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NELLIE’S WARBuy this book

Nellie's War

A Cockney saga brimming with the unforgettable characters of the music halls, who cheered Londoners through the dark nights of the Blitz

Stumbling from the bombed wreckage of Barratts’ Orphanage, Islington, sixteen-year-old Vicky Hobson can’t even remember her name. The runaway evacuees who give her shelter call her Nellie, the only girl in ‘Toff’ Hecht’s gang, until, yet again, tragedy strikes and she is forced to move on.

But when Nellie meets the great music hall illusionists, Monsieur and Madame Pierre – alias Bert and Doris Beckwith and her life begins again. Amongst the bright lights and the grease paint she finds a whole new family. But even as she is happily stitching costumes backstage, Nellie can’t stop thinking about her old life, and more particularly, about the restless young Jewish boy, ‘Toff’ Hecht...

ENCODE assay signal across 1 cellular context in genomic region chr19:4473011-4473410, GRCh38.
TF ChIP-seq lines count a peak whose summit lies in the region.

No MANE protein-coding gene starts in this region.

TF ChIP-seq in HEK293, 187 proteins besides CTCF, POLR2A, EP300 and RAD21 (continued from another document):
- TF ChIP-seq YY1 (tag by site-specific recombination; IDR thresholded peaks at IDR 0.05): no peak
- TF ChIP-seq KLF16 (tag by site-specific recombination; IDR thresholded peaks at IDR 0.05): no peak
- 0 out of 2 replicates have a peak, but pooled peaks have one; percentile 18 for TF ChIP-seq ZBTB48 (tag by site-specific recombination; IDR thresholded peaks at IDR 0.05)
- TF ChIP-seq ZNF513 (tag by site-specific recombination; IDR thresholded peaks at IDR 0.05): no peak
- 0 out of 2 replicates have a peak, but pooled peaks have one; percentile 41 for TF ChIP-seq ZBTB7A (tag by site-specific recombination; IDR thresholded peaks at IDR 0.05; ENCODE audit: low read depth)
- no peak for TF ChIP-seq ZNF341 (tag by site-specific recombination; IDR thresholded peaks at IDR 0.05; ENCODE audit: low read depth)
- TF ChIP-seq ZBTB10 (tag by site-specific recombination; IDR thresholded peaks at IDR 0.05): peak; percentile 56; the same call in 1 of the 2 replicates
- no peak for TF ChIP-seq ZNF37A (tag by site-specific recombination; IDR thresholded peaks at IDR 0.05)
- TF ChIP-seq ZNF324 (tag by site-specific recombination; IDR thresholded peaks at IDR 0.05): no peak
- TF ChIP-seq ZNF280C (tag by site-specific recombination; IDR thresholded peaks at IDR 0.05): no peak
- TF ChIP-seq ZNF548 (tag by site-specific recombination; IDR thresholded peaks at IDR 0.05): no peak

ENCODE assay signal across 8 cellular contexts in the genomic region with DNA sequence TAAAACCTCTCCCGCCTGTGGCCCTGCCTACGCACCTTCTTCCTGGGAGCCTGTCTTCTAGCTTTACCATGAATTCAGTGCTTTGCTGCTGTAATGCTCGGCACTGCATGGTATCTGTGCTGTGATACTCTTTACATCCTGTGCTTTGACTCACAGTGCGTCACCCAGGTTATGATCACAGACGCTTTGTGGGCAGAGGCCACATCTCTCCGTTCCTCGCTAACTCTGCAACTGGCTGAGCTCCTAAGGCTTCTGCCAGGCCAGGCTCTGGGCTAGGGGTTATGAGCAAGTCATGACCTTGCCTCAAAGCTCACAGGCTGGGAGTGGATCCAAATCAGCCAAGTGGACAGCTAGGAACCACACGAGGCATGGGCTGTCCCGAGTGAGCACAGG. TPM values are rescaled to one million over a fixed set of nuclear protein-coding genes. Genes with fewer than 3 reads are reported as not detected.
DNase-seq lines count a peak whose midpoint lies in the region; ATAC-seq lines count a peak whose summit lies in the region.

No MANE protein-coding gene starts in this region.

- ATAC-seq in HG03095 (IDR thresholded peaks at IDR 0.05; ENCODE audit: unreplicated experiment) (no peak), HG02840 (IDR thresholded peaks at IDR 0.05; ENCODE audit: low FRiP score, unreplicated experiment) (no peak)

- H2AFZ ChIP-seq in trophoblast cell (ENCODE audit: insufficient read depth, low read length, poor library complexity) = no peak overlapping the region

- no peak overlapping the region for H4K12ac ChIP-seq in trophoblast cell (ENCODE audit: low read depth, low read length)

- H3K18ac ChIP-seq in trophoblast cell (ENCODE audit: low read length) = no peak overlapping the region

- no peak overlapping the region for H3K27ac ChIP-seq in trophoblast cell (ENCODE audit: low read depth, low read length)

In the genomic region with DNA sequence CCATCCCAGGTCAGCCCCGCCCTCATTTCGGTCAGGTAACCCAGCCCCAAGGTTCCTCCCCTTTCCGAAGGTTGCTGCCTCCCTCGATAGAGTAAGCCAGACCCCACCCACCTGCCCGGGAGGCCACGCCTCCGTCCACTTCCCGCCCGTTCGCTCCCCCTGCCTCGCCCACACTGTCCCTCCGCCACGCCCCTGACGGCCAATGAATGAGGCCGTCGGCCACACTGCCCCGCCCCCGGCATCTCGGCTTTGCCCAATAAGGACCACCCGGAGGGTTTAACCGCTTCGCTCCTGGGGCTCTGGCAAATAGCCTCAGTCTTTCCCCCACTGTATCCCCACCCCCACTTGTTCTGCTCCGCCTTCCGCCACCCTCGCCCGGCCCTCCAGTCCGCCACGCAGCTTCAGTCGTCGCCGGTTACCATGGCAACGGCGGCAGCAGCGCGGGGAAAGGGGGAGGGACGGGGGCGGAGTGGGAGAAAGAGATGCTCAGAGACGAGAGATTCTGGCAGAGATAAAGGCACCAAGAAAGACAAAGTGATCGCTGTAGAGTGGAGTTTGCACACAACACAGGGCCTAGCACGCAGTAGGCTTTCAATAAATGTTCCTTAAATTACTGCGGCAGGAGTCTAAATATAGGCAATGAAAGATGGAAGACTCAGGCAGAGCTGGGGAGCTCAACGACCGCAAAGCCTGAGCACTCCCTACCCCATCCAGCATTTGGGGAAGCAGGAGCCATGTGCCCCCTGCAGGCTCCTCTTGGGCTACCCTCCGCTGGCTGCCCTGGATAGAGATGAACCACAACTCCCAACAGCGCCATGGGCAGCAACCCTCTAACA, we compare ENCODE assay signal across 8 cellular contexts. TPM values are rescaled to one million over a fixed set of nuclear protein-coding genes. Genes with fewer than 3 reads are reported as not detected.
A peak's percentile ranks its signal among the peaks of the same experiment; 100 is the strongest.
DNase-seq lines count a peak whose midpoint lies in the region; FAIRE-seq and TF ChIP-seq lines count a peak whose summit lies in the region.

"To Nellie, the auditorium of this lovely music hall was truly beautiful to look at. The curtains were scarlet and gold, and looked dazzling in the glare of the spotlights. When the lights finally went down, Nellie was in such a high state of excited anticipation, she thought she would never last until the interval before having to go out to the Ladies. But as soon as a bright white spotlight picked out the arrival of the orchestra conductor in his long black tails, bow tie, and white carnation, her worry vanished. Suddenly, the orchestra was playing a riotous overture of ‘Here We Are, Here We Are, Here We Are Again!’ and as one, the whole audience joined in the chorus. Nellie had to fight her way through the audience hurrying out of the theatre. Everyone was in a state of shock and seemed too dazed to get out of the way to allow the Civil Defence and other emergency services to get through. The street itself was nothing less than sheer chaos, for hardly a building had escaped the V-2 explosion…"
‘Warm and entertaining...brimming with the atmosphere of wartime London’ Coventry Evening Telegraph
‘A very readable story and the style pleasant… I can recommend this book for people who are interested in life during the London Blitz: the descriptions of air raids and the damage caused by them are very realistic. A good read.’ The Historical Novel Society Magazine, May 1998